Put the call number on the list and keep the lists in a notebook at the reference desk. This saves a lot of time when readers come in requesting the books.
- Check with the schools. If their libraries are inaccessible during the summer, try to arrange for borrowing their copies of the reading list books for student use at the public library.
- Give a copy of the reading list to local bookstores so they can stock in paperback copies of the top titles. They will appreciate the heads up (and the chance to sell a few books).
- We found one way to make the books available to more students was to put one copy of each on HOLD at one of the service desks. Students could read that copy only in the library and had to leave their library card while they were using the book.
This prevented the problem of a student checking out the only copy early in the summer and not returning it.
- Install Kindle for PC on the public computers at the library. Many classic titles are available for free on Kindle. Download these from Amazon to the Kindle for PC where students can read them in the library.
Make a flyer telling how the students can get the Kindle app for their phone or home computer. Have this ready to hand out when disappointed parents and students have a meltdown because the book isn't on the shelf when they come to the library.
- Make another flyer with the addresses of nearby libraries and bookstores.
- DO NOT feature the books in a display. Such a display leads others to pick up the books, leaving even fewer for the students who are required to read them.
Motivating Reluctant Readers
Ways for Teachers to Make Summer Reading a Better Experience
- Check that the books for the list are still in-print. It is very difficult for students to get copies or for libraries to order copies if a book is out-of-print.
- Provide the public library with a copy of the list. The earlier, the better, so they have time to order titles that they don't have.
- If it is a hardship for students to get the books (financially or due to the lack of a public library), look for alternate ways to provide the students with the required books.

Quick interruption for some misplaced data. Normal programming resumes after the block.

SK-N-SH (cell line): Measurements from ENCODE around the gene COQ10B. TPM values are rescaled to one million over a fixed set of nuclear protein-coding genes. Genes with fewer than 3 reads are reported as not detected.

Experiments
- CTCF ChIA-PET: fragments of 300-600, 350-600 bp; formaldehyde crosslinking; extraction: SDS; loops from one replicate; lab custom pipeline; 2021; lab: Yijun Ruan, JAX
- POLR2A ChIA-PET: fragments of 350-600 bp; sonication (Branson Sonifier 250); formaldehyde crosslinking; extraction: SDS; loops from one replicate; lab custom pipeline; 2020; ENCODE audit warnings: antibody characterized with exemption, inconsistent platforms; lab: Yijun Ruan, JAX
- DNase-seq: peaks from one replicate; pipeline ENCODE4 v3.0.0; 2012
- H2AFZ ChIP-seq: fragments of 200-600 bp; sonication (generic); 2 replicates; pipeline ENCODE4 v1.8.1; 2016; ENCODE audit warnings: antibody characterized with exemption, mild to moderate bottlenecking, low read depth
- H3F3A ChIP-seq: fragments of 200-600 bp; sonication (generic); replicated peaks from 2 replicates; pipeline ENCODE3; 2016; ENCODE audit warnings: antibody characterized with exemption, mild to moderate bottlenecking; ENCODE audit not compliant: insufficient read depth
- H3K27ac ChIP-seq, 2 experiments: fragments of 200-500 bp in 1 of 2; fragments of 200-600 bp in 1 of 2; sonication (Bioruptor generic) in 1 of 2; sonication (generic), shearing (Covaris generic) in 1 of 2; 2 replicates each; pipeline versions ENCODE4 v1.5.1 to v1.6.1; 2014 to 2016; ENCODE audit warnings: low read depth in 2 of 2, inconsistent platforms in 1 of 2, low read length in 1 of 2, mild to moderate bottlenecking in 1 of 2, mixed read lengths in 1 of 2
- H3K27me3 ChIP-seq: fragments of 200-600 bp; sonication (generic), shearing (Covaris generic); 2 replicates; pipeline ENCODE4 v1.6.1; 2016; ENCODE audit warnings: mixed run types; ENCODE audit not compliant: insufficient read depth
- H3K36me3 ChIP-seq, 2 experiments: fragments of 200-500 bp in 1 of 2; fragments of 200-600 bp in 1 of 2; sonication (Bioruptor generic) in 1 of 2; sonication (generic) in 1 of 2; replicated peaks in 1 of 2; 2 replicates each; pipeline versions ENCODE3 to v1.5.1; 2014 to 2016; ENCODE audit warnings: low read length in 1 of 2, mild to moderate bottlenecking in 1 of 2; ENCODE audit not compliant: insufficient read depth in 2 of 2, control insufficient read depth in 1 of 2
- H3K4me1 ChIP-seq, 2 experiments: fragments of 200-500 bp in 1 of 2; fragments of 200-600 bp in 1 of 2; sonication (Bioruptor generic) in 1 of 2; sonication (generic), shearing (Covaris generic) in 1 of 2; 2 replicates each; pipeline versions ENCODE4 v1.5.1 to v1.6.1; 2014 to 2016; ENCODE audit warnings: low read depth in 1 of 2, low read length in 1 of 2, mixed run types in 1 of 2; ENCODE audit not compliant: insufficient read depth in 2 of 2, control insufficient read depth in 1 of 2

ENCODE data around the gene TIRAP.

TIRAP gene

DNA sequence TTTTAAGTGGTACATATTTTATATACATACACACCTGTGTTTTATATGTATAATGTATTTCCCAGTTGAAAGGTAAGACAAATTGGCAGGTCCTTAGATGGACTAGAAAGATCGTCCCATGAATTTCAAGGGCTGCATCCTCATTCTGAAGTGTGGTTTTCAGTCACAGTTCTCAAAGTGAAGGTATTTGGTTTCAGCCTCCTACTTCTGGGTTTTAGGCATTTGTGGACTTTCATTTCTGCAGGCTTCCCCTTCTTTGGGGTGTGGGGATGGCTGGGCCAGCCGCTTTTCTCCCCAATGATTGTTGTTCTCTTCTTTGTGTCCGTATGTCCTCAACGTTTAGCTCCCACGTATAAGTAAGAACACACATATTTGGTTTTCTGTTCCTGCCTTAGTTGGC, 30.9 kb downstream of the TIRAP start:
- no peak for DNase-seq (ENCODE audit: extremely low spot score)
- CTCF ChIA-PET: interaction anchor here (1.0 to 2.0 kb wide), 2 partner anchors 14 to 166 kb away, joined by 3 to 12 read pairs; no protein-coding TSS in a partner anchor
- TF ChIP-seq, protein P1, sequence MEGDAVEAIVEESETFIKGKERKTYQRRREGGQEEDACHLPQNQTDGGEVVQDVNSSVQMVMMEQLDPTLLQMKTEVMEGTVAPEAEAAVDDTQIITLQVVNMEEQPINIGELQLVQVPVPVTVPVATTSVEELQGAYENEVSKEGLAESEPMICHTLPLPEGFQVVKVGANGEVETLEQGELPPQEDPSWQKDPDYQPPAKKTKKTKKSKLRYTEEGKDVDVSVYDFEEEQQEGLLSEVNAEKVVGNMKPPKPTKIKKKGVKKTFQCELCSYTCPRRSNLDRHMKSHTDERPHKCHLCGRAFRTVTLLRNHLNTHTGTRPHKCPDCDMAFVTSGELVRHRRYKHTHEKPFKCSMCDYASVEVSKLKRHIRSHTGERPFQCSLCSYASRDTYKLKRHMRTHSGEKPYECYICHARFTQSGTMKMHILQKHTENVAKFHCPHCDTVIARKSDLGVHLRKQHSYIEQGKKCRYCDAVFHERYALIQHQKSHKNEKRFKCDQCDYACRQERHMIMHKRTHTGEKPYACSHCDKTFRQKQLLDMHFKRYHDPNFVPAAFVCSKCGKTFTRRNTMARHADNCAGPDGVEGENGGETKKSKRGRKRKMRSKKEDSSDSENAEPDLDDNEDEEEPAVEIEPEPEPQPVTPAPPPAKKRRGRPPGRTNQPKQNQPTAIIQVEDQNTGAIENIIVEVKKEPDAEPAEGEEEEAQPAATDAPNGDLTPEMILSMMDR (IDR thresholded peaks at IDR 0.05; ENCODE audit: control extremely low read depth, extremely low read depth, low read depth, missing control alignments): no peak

- Consider choosing classic titles that are available free on Kindle. Tell the students how to get the Kindle app for their cell phone or download the Kindle for PC software for their home computer. Keep in mind that not all students will have access to a cell phone or a computer or Internet access.
- Look for small grants that can be used to buy paperback copies of the assigned book for all the students. Sometimes Wal-Mart gives such grants. The Rotary Club or your Parent Teachers organization might be able to help. Even an appeal in the local newspaper might turn up a donor.
More Information for Teachers and Librarians
This content is accurate and true to the best of the author’s knowledge and is not meant to substitute for formal and individualized advice from a qualified professional.
© 2013 Virginia Allain
What's Your Experience with Assigned Summer Reading Lists?
Frischy from Kentucky, USA on June 24, 2014:
Our problem is trying to access the books in braille. With a limited number of braille copies, yet so many students needing them for summer reading, there is a huge logistics problem. After all, we can't run down to the local bookstore and pick up a copy. I so wish we could! That seems like it would be so easy!
Virginia Allain (author) from Central Florida on April 28, 2013:
@Gypzeerose: Great idea. Reading aloud as a family can be a great bonding experience.
Rose Jones on April 28, 2013:
Even though my kids are bigger, I would love to take some books on a summer vacation and read it to them.